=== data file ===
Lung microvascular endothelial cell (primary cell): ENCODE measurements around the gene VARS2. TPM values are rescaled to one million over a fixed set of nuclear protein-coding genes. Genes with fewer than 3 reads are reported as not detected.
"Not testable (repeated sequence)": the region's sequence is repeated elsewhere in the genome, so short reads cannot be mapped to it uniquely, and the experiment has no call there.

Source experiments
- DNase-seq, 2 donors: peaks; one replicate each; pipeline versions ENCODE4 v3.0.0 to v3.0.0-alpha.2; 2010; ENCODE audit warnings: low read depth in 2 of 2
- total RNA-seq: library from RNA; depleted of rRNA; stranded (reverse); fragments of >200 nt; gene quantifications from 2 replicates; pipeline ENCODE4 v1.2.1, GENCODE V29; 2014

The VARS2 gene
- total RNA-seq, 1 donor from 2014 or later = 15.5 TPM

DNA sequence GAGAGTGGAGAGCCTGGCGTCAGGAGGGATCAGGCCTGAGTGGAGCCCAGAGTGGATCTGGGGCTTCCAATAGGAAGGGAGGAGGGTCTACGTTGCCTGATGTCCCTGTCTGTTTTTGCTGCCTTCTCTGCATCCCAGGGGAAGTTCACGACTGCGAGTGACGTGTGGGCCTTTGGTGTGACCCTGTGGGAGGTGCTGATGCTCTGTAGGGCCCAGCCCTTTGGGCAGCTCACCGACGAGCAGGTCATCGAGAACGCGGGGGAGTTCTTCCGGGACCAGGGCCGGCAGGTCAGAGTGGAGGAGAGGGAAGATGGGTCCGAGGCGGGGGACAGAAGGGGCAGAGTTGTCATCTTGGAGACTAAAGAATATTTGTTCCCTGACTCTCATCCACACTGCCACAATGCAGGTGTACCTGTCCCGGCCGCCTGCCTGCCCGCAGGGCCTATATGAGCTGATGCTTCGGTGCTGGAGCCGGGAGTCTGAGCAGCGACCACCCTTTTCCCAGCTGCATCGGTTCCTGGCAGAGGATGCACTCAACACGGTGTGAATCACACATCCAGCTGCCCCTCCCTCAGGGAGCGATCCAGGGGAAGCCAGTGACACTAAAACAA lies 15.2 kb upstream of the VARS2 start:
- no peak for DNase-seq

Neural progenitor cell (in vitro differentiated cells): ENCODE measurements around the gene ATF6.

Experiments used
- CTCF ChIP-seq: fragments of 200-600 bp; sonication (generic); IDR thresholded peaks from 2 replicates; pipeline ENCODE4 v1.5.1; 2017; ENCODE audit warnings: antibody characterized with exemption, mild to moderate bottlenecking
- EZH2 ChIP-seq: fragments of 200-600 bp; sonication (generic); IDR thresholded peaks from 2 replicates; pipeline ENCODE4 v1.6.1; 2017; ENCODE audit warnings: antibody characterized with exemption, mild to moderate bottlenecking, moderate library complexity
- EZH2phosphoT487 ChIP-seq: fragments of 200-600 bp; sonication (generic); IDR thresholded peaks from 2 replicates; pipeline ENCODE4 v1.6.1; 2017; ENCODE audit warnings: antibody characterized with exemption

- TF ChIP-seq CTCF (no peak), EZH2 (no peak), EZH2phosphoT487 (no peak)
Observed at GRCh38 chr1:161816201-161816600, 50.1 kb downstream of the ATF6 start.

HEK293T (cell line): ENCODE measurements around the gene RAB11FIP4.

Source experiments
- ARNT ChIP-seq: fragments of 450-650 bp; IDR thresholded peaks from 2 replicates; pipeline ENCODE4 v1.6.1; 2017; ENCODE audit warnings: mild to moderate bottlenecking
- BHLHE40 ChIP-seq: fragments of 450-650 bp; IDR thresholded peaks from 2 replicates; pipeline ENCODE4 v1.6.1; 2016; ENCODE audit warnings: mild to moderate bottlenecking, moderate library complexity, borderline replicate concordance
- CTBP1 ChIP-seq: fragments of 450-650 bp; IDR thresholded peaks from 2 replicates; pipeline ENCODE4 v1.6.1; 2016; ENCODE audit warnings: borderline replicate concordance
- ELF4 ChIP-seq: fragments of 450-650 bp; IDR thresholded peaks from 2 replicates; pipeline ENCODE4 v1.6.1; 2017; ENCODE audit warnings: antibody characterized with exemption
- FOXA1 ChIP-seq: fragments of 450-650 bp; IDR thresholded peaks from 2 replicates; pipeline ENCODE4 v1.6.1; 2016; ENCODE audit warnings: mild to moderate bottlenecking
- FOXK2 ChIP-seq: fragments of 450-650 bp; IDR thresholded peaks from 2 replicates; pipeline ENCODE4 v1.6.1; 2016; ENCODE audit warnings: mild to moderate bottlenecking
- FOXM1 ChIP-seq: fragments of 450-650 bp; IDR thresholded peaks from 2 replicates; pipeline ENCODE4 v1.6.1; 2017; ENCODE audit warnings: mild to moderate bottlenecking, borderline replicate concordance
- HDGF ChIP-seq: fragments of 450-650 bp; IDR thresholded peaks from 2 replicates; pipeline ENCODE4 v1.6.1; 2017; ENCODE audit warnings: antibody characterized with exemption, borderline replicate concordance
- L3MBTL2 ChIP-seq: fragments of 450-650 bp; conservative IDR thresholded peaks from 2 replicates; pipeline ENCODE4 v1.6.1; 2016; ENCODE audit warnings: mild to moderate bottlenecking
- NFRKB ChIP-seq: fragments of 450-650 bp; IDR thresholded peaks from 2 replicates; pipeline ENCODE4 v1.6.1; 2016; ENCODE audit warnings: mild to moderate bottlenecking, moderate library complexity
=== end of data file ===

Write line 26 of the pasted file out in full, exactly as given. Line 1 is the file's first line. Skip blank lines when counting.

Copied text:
- HDGF ChIP-seq: fragments of 450-650 bp; IDR thresholded peaks from 2 replicates; pipeline ENCODE4 v1.6.1; 2017; ENCODE audit warnings: antibody characterized with exemption, borderline replicate concordance